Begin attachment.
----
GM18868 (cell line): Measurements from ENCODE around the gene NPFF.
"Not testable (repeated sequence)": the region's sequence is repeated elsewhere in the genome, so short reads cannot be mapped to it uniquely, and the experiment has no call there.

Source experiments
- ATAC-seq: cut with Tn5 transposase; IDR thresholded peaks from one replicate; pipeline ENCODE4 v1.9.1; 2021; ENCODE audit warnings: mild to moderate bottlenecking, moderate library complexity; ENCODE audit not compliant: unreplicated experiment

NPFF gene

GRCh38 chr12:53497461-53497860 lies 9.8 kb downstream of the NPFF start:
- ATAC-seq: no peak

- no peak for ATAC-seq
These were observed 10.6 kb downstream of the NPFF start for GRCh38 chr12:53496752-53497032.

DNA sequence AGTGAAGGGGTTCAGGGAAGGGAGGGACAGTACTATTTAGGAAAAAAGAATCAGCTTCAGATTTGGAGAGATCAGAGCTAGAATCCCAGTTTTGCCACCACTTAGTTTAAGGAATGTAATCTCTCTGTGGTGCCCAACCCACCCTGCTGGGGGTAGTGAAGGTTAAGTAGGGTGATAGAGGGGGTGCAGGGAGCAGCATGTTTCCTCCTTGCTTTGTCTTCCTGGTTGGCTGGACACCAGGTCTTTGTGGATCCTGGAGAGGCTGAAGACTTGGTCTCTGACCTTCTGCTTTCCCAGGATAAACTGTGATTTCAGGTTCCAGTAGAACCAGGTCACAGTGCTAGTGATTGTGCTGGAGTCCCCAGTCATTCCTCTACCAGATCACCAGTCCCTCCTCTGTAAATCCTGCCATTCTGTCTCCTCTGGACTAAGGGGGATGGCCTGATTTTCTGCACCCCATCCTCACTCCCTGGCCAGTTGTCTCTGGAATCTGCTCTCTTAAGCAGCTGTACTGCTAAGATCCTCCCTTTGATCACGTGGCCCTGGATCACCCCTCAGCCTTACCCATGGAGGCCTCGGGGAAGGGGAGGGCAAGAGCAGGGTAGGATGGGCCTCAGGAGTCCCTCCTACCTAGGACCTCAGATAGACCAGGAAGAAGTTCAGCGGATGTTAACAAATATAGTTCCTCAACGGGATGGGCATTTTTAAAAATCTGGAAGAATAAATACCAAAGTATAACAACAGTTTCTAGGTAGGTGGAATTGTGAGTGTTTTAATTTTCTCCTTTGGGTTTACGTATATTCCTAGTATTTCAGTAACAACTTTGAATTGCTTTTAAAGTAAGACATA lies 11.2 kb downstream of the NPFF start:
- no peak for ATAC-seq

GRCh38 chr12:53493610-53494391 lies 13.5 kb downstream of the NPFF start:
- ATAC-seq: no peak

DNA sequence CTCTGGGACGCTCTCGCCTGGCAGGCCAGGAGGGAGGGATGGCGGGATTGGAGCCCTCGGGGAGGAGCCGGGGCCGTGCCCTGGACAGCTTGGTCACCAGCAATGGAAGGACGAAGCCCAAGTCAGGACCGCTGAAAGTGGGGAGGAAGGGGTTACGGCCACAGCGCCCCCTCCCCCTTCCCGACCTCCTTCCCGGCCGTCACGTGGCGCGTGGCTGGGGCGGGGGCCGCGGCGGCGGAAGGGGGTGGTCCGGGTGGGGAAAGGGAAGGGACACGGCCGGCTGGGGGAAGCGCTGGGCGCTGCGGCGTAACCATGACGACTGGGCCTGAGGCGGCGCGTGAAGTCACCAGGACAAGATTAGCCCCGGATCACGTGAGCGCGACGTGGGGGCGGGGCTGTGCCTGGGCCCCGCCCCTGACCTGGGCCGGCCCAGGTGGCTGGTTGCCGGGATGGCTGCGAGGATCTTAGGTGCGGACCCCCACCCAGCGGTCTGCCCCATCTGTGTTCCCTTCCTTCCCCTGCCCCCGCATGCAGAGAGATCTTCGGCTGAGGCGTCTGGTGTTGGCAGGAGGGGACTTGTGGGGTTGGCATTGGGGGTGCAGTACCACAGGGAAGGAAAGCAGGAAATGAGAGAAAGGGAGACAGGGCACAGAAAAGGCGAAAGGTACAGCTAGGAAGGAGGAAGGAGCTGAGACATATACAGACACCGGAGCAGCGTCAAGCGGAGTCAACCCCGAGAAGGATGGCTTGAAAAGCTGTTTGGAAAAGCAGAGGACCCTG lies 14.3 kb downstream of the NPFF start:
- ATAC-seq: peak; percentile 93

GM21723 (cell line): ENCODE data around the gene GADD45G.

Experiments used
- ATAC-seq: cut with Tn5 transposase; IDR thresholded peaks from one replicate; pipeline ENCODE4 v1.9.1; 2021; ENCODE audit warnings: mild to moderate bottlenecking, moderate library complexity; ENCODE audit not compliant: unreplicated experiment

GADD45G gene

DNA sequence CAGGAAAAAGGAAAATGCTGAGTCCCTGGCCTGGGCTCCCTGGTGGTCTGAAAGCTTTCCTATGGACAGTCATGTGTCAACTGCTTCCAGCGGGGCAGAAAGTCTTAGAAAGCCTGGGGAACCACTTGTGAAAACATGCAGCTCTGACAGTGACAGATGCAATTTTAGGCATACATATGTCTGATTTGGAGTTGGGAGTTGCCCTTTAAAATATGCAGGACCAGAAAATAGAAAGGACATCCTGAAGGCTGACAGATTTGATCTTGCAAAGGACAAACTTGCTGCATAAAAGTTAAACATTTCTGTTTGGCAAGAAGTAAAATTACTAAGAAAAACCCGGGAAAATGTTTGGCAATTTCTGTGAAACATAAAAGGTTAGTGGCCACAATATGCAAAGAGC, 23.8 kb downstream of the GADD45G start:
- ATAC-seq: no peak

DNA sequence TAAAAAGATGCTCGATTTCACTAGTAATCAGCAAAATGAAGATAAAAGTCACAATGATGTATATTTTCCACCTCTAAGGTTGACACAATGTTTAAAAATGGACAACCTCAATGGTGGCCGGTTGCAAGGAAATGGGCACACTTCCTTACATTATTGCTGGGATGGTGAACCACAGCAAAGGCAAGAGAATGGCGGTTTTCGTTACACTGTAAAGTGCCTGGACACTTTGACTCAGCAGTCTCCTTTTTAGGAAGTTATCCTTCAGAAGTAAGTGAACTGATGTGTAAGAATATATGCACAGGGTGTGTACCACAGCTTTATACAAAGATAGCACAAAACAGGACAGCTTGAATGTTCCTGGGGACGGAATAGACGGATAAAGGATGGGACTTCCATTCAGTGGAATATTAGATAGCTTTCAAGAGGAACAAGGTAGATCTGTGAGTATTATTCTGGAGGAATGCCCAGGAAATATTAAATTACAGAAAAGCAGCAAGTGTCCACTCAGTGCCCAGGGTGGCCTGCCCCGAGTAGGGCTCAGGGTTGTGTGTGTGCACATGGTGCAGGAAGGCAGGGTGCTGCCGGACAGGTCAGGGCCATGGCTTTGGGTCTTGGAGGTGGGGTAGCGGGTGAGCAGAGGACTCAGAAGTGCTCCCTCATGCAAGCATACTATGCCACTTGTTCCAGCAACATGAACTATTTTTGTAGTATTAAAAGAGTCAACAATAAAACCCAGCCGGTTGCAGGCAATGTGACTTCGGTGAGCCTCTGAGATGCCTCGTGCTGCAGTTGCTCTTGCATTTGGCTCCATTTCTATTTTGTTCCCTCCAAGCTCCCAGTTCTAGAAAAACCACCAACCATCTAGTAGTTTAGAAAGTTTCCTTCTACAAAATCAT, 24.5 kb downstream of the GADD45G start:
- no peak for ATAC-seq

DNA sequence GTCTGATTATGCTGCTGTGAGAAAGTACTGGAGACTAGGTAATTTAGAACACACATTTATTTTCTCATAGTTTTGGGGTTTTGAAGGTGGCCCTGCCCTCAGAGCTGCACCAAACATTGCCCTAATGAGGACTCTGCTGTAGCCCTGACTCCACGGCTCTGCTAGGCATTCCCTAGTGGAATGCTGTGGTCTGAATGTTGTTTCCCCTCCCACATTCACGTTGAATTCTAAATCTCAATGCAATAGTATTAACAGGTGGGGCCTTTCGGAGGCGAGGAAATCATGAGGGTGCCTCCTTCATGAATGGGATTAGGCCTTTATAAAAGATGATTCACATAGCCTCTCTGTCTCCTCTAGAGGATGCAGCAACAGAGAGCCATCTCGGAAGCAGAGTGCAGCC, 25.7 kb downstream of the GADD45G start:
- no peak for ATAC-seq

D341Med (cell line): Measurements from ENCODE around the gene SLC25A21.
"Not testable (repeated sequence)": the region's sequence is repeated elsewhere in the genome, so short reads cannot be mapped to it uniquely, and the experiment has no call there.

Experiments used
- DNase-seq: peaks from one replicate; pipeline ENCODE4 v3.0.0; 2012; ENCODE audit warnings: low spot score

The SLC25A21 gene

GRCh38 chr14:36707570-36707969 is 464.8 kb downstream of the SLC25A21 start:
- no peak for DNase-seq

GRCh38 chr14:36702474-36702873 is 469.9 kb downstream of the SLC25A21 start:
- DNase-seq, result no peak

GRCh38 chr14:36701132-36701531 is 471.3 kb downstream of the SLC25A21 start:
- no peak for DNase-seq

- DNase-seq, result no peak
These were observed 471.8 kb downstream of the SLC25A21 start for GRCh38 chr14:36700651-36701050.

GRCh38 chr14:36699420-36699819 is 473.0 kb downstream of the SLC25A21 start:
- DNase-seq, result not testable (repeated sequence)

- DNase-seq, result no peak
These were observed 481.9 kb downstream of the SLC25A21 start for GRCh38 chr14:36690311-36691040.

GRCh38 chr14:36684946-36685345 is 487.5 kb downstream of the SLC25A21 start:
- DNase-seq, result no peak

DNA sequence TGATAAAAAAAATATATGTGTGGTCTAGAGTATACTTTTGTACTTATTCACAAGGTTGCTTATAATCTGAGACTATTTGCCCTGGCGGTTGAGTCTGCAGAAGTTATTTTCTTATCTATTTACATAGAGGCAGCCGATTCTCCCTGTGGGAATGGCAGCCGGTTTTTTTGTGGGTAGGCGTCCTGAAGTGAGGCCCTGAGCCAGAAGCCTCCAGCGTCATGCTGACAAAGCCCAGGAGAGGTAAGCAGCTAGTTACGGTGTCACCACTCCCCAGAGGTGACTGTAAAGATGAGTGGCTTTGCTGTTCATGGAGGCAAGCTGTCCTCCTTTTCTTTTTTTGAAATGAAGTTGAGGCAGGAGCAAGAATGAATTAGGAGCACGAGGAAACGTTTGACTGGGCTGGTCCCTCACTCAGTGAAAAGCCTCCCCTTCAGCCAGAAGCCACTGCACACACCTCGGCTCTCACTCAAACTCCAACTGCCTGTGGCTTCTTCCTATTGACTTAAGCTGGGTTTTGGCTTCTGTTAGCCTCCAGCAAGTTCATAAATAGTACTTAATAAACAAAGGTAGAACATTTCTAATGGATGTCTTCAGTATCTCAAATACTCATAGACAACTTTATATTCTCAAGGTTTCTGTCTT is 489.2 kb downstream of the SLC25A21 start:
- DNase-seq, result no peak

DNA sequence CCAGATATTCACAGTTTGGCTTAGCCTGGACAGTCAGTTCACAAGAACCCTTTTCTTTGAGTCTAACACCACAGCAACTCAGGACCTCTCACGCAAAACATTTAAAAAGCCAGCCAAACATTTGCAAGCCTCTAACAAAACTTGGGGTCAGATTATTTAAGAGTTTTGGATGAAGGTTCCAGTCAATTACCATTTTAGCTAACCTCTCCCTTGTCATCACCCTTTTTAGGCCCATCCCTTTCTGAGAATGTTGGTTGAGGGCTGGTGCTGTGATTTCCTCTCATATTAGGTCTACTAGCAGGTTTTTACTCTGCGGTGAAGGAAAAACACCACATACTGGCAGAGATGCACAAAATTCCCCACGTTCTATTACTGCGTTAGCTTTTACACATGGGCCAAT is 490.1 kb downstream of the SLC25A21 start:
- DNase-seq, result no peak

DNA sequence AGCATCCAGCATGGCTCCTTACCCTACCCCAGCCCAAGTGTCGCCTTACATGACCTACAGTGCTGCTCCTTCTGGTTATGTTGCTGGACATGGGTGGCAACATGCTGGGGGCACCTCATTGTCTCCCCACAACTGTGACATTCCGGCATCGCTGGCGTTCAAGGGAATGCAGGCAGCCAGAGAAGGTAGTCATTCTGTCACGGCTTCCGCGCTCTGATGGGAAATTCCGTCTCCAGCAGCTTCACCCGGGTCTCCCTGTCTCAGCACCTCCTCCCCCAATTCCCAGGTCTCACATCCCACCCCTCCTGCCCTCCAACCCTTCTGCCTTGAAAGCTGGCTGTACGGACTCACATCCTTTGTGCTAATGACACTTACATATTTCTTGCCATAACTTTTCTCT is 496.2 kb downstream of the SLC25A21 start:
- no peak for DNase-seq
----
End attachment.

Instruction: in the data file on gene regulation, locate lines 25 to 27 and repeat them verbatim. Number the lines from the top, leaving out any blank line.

- no peak for ATAC-seq

D341Med (cell line): Measurements from ENCODE around the gene SLC25A21.
"Not testable (repeated sequence)": the region's sequence is repeated elsewhere in the genome, so short reads cannot be mapped to it uniquely, and the experiment has no call there.